Compared with the regular troops, a relatively high level was enforced for the selection of personnel for the FJB cadre. Every soldier or non-commissioned officer had completed at least 10 years of schooling and learnt a trade.  The percentage of grammar school leavers was exceptionally high. Special attention was paid to the individual suitability of the future paratrooper, so that anyone with a previous conviction or a bad reputation definitely had no chance of being drafted to the FJB. Particular importance was attached to a clear stance vis-à-vis the GDR. Nearly all the paratroopers were members of the FDJ (East German youth organization). The percentage of party members or candidates of the SED (Sozialistische Einheitspartei Deutschlands  Socialist Unity Party of Germany) among the soldiers and non-commissioned officers was relatively high, compared to that in an MSB. Therefore those selected to become part of the paratrooper branch were, for political and security reasons, generally in possession of a good military training, with excellent physical ability and highly motivated.

As far as the ideological motivation of the soldiers and non-commissioned officers who enlisted in the airborne infantry force is concerned, this may well have varied.

Most of the young soldiers and non-commissioned officers were bent rather on proving their manliness, experiencing something new and becoming “tough guys”. And there were many incidences where these aspects led to disappointment, when expectations were not fulfilled. In particular, in the later years of service, there were repeated breaches of discipline, which stemmed from the contradiction between aspirations and reality in the daily routine of a paratrooper. Nevertheless, there were hardly any major problems as proved by the commitment, daring, endurance and determination to carry out a mission shown by the troops during highlights such as exercises and more extensive training measures. These included the annually alternating summer or winter bivouac in the low mountain ranges, where the focus was on skiing and mountaineering instruction, and the annual parachute camps. The paratroopers were highly motivated and willing when embarking on exercises and generally accomplished their missions with remarkable results.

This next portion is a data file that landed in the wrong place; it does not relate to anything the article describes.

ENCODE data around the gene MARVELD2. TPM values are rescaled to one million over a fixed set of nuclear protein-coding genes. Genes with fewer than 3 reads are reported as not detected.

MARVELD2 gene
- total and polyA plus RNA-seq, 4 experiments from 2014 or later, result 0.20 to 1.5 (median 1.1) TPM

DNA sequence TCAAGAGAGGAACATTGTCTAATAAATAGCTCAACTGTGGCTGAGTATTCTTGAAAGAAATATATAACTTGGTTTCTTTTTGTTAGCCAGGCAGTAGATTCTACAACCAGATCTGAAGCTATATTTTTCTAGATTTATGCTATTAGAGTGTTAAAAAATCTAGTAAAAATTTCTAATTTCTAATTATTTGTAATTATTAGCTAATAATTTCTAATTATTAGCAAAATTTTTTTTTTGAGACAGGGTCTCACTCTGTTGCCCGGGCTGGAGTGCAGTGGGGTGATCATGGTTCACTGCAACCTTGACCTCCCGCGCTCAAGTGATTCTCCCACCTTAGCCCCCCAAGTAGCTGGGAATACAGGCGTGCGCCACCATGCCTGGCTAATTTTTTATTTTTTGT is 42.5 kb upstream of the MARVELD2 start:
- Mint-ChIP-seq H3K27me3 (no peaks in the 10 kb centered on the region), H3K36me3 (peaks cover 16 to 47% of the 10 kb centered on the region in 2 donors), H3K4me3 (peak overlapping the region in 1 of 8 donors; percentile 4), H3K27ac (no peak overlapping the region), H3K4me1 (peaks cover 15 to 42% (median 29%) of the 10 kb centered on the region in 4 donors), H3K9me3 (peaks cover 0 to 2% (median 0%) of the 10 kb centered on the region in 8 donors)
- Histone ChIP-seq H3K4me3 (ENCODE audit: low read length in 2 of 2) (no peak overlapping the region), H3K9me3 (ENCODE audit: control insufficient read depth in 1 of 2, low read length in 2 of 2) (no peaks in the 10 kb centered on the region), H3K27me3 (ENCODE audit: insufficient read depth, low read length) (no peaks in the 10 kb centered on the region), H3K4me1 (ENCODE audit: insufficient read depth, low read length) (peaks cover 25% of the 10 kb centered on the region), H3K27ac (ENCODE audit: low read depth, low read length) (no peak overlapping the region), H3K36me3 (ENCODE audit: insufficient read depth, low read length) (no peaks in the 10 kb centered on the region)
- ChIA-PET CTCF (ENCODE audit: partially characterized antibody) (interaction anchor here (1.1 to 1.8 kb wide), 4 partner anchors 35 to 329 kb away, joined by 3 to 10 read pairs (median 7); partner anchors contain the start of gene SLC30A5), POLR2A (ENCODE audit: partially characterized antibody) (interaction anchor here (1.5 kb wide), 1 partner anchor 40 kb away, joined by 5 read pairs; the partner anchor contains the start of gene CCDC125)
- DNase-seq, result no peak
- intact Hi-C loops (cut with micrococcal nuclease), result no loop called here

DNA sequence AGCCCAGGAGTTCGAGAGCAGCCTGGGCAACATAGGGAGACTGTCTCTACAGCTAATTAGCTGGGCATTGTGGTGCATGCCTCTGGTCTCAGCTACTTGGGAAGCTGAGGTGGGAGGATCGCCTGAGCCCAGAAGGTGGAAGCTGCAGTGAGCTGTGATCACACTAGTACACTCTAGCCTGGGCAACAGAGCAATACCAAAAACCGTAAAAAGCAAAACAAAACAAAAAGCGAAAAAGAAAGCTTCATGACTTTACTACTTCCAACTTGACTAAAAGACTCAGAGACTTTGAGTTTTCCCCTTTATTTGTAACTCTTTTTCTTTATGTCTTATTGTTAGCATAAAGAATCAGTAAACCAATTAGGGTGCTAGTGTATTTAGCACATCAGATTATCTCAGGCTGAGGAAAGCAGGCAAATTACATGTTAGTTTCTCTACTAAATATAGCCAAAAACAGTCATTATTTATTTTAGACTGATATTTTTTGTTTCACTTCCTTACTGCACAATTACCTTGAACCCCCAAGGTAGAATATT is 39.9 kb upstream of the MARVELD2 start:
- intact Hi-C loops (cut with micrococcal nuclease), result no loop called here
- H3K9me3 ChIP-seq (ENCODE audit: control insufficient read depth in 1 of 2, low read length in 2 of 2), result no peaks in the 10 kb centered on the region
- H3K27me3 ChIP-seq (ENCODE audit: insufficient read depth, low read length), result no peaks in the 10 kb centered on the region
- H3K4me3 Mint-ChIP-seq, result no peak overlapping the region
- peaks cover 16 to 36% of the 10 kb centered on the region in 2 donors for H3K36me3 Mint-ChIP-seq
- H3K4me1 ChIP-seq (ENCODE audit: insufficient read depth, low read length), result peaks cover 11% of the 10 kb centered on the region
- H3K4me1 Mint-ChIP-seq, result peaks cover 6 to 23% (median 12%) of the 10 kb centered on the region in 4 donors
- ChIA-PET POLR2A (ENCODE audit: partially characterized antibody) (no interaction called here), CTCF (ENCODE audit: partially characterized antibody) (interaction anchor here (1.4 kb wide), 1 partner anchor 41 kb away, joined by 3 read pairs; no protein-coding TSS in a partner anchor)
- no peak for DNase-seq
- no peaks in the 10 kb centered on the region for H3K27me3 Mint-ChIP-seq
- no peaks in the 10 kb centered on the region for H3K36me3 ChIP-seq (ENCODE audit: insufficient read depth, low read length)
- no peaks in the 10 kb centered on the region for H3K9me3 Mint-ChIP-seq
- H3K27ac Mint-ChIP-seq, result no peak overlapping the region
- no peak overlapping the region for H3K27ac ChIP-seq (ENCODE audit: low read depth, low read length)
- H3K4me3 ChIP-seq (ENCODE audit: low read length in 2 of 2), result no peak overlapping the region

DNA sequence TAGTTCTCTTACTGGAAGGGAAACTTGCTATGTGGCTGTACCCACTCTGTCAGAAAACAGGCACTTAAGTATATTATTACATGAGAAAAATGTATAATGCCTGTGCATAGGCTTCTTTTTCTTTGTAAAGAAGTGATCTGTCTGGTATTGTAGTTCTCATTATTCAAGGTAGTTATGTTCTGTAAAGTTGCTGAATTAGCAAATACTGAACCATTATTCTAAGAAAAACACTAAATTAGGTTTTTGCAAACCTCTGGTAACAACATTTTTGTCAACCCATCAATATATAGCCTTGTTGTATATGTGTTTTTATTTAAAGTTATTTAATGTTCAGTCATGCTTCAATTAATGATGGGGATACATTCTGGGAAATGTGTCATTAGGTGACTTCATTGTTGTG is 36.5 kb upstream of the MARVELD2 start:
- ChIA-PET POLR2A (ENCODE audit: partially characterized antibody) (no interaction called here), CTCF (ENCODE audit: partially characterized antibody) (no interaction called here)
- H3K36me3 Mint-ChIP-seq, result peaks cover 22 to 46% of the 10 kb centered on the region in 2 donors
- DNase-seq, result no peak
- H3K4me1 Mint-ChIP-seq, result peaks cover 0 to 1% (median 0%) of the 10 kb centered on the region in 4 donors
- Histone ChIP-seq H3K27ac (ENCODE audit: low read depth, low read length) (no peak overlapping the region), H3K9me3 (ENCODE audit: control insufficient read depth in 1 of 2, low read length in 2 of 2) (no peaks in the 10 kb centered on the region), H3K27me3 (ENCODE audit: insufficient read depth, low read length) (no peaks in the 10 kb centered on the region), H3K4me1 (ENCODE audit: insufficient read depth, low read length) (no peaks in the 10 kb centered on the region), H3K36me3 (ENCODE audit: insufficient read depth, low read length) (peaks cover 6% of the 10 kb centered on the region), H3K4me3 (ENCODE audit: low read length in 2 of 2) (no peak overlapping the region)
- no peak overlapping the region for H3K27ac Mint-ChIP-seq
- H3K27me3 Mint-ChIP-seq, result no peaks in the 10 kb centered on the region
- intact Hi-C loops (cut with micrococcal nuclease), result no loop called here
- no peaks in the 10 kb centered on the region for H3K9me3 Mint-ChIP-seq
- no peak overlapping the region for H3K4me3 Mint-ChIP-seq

During the period 1962-1986, the paratrooper battalion carried out tactical manoeuvres on an annual basis and took part in a total of eight large-scale exercises arranged by the NVA and its allies. In 1964 the paratroopers received their colours: orange. In the same year, they participated in an NVA parade for the first time with the stone grey beret. In 1966 the jump badge was introduced, followed by the orange beret in 1969. In 1971, the battalion was briefly renamed FJB-2 and in 1972 FJB-40. In the winter of 1978/1979, the battalion proved its worth during weeks of disaster relief on the island of Rügen. Redeployment to Lehnin followed in 1981. The FJB was restructured as Airborne Assault Regiment on 01.12.-1986.